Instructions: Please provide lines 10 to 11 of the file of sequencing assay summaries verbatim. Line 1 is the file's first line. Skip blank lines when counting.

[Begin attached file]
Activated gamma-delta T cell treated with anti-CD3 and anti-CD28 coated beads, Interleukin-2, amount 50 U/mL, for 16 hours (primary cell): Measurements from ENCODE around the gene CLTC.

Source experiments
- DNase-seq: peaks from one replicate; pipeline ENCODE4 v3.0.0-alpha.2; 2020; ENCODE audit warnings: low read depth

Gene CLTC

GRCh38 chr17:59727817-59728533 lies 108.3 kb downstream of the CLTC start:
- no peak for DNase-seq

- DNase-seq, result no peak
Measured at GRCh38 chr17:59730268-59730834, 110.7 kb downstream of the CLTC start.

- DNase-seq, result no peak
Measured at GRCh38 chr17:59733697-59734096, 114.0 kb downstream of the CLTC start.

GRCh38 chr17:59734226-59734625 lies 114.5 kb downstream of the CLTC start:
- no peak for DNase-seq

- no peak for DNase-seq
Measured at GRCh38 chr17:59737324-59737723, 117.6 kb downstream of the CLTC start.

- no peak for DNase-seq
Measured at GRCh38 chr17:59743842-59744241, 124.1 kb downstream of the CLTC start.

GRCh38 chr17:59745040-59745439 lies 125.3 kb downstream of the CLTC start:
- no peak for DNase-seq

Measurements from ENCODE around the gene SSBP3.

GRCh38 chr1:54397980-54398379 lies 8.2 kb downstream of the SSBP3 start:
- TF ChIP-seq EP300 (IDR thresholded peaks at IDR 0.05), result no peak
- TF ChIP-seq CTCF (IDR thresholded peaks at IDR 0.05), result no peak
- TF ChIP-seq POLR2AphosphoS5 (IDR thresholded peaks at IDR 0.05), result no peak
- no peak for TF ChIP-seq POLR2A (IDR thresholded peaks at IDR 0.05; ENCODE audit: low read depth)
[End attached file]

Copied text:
Measured at GRCh38 chr17:59733697-59734096, 114.0 kb downstream of the CLTC start.

GRCh38 chr17:59734226-59734625 lies 114.5 kb downstream of the CLTC start: